Multiple Geo Routers can work in a chain. That allows splitting and merging traffic from multiple countries. For example, Geo Router [A] may forward network traffic to Geo Router [B] which in turn may also be receiving and merging traffic from several other Geo Routers before forwarding it to content servers.

Geo Router

Geo Router is an application. It adds its icon to the system tray and hides its main window when minimized, then lives on the system tray. Once it is closed, all routing stops. So, don't close it, just minimize it.

Geo Router system tray icon

Geo Router displays assigned routing targets for each country. All traffic arriving from a specific country is forwarded to its assigned routing target. The countries that don't have routing targets assigned, don't have their traffic forwarded. Hence, other local (on the same system as Geo Router) programs are able to receive and work with that traffic.

Geo Router not only forwards the network traffic, it also translates its IP addresses so that the routing target server would talk only to the Geo Router and not to the original traffic sender. This feature is called a Network Address Translation (NAT). It is always on and allows Geo Router to act as a cloud based NAT.

Assigning a routing target

First, select the countries by placing a check mark next to them. The countries can be selected individually or collectively within the region.
Second, enter IP addresses of routing target servers in the "Route Target" panel located in the upper right corner. The traffic coming from selected countries will be forwarded to these servers. There are 2 fields within the "Route Target": IPv4 and IPv6. An empty field would clear the routing target, a specified field would set the routing target. The appropriate IPv4/IPv6 routing target will automatically be chosen depending on the protocol of the arrived network traffic. The "Assign Route" button assigns the routing target and clears the country selection. All assigned targets are displayed next to their respective countries.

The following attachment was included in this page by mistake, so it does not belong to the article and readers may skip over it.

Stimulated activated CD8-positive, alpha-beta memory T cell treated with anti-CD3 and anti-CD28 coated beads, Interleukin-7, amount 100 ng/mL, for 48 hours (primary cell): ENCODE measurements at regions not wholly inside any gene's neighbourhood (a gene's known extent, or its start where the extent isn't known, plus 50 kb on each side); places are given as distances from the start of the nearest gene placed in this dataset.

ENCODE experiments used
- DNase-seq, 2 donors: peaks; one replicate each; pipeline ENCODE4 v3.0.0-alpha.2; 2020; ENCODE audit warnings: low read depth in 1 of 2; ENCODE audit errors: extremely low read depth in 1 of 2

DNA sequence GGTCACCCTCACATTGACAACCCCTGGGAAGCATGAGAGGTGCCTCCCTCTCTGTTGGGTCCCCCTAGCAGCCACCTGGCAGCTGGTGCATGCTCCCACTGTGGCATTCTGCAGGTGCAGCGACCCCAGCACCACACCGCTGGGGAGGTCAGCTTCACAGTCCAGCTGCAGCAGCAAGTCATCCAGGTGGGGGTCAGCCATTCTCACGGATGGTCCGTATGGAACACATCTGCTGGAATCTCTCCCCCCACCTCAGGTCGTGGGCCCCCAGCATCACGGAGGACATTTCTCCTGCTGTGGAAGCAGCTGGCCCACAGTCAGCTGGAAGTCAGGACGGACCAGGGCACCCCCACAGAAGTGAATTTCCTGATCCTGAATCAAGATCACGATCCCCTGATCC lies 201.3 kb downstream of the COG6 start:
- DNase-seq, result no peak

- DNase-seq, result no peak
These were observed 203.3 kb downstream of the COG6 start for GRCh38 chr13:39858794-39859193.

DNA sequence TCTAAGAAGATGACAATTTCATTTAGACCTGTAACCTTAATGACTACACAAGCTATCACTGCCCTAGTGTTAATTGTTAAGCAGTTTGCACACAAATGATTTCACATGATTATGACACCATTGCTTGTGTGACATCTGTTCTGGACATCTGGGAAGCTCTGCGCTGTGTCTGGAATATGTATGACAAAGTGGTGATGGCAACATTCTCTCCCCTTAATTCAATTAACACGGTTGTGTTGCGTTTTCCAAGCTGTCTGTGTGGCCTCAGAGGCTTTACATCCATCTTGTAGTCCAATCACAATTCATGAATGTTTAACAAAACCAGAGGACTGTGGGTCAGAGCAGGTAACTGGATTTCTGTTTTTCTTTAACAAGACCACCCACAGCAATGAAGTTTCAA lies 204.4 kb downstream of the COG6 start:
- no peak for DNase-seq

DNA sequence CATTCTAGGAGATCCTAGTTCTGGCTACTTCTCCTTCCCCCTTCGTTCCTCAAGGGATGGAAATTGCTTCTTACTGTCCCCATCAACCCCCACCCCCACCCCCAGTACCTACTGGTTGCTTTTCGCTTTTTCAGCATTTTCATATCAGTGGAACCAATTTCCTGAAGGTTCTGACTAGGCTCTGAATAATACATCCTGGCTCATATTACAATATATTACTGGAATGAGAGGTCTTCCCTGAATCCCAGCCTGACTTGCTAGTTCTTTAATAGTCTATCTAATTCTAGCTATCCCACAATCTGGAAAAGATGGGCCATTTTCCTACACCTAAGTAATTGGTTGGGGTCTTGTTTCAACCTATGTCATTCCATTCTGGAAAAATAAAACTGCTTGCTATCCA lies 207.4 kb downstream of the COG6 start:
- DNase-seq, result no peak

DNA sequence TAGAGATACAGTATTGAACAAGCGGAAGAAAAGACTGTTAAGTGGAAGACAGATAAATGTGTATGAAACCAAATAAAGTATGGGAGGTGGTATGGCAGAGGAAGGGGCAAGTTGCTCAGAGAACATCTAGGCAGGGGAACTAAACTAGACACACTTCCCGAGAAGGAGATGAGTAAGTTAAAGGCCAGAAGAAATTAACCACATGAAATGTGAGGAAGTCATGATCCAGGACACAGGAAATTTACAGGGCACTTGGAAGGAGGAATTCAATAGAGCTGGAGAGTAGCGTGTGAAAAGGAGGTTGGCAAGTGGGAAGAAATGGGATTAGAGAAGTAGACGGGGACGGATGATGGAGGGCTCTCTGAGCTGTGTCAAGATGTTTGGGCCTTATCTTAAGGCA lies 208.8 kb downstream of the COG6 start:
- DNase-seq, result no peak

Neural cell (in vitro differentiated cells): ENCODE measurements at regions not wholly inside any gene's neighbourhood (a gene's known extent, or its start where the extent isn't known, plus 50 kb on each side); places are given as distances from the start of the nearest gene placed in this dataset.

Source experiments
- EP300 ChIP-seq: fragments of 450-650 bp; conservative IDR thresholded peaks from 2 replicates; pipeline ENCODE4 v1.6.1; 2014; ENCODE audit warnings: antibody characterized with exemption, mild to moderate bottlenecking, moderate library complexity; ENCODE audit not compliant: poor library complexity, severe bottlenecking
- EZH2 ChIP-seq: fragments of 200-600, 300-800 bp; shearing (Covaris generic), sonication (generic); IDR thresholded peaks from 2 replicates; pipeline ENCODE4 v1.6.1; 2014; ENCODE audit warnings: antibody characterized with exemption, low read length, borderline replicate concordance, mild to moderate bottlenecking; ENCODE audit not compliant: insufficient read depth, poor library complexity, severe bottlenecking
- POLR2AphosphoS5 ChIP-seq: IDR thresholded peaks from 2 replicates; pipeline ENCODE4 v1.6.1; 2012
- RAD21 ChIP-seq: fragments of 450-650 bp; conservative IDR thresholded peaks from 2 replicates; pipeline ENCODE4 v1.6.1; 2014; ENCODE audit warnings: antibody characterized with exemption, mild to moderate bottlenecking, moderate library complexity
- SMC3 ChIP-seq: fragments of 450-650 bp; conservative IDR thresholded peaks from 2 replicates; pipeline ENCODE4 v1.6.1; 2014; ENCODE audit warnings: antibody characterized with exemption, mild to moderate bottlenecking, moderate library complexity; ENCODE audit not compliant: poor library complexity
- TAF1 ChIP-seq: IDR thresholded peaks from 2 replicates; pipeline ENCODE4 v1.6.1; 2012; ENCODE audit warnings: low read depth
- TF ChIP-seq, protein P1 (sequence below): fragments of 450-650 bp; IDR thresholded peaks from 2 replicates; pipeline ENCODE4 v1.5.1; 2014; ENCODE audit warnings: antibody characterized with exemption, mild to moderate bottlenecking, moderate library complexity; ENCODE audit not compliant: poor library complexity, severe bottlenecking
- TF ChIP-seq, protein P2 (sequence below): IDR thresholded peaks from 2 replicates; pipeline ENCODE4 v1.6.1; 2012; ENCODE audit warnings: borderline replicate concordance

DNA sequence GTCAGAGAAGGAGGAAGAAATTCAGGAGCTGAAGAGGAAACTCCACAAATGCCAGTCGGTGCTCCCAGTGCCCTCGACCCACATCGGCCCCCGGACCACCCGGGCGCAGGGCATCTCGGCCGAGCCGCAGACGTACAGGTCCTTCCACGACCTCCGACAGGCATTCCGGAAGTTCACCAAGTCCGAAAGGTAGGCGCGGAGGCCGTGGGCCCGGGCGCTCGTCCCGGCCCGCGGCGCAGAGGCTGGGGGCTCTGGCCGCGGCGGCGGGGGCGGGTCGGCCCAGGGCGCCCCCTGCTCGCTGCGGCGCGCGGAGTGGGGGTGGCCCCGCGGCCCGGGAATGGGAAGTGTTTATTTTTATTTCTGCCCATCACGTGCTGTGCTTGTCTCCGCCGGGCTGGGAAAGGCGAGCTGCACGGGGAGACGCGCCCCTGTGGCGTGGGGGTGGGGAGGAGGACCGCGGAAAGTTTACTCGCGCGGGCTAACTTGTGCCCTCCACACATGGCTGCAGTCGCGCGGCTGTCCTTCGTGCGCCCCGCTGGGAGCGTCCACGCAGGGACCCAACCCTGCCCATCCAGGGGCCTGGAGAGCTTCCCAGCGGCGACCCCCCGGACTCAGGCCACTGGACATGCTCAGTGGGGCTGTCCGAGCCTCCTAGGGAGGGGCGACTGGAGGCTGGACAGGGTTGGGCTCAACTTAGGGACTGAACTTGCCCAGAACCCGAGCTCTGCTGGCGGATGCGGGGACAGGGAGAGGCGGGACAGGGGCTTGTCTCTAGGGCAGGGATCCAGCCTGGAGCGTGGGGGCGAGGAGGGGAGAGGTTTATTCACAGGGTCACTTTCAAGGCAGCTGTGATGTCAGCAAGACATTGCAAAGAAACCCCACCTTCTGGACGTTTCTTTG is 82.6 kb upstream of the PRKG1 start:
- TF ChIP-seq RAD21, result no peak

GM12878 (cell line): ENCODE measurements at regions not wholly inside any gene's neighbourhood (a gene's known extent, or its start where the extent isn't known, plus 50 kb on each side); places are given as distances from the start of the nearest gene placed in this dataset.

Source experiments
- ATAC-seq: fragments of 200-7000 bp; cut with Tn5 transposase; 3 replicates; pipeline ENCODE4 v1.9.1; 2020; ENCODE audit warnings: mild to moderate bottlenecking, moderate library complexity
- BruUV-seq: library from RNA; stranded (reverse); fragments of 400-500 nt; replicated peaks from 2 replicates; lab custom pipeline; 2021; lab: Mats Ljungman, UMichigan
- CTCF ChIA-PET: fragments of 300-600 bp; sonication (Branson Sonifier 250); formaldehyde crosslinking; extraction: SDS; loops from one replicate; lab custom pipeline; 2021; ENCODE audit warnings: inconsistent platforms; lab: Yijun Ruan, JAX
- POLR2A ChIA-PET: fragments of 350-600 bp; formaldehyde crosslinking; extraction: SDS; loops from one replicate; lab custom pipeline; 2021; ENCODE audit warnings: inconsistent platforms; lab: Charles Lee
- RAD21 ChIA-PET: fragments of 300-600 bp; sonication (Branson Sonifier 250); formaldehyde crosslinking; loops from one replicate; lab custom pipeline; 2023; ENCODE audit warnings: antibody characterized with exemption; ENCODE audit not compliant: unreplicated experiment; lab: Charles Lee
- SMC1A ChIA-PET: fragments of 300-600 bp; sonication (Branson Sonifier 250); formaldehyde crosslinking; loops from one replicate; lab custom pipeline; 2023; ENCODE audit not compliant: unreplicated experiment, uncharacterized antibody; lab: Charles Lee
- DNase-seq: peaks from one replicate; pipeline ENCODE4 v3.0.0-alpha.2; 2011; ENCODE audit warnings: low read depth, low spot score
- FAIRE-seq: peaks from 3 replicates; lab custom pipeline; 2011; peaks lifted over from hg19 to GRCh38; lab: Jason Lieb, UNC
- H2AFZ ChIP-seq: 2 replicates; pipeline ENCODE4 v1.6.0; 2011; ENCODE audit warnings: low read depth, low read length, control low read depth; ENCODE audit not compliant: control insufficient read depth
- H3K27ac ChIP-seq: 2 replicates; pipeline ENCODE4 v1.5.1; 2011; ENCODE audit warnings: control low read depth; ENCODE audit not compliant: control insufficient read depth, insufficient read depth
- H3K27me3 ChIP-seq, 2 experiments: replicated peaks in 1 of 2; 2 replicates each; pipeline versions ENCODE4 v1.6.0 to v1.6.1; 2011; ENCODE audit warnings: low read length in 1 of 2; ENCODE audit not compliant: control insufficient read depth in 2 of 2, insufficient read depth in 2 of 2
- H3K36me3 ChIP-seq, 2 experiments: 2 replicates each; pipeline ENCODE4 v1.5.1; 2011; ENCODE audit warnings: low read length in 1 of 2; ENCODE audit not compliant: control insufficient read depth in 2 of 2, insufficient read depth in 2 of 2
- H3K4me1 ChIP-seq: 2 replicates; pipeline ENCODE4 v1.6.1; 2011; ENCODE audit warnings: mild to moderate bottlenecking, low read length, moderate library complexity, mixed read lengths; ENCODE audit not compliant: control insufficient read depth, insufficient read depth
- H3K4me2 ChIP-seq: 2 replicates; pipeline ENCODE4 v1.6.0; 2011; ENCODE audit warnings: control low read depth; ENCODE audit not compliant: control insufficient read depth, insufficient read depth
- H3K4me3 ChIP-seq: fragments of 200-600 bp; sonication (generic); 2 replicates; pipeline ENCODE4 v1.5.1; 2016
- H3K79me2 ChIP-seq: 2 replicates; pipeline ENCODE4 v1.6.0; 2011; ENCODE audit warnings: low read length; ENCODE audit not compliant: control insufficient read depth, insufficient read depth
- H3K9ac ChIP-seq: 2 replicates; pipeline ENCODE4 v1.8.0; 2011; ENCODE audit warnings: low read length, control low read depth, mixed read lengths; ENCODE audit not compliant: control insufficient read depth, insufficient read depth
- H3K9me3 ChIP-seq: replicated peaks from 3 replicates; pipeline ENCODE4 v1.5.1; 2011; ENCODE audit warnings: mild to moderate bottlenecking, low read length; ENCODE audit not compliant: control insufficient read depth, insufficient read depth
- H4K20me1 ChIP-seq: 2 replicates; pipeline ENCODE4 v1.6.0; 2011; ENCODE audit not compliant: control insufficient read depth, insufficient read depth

The assigning or clearing of routing targets usually triggers automatic apply of rules (submission to the network driver). When it is triggered, a green progress bar shows up over "Apply Rules" toolbar button. The delay between a change of a routing target and the apply of rules can be set within the Settings dialog.

Once the rules are applied, they take effect immediately.

Whenever a new adapter added or removed after the start of the Geo Router, the rules are needed to be re-applied by clicking on "Apply Rules" button.

Command line parameters

Geo Router can also be started from a command line as follows:
   GeoRouter.exe [file_name] [/systray]

  • "file_name" - the name of the file to load and run.
  • "/systray" - the flag that hides the main window after placing an icon to the system tray.

Tutorial Video




Notes:
* Windows® is a registered trademark of the Microsoft Corporation.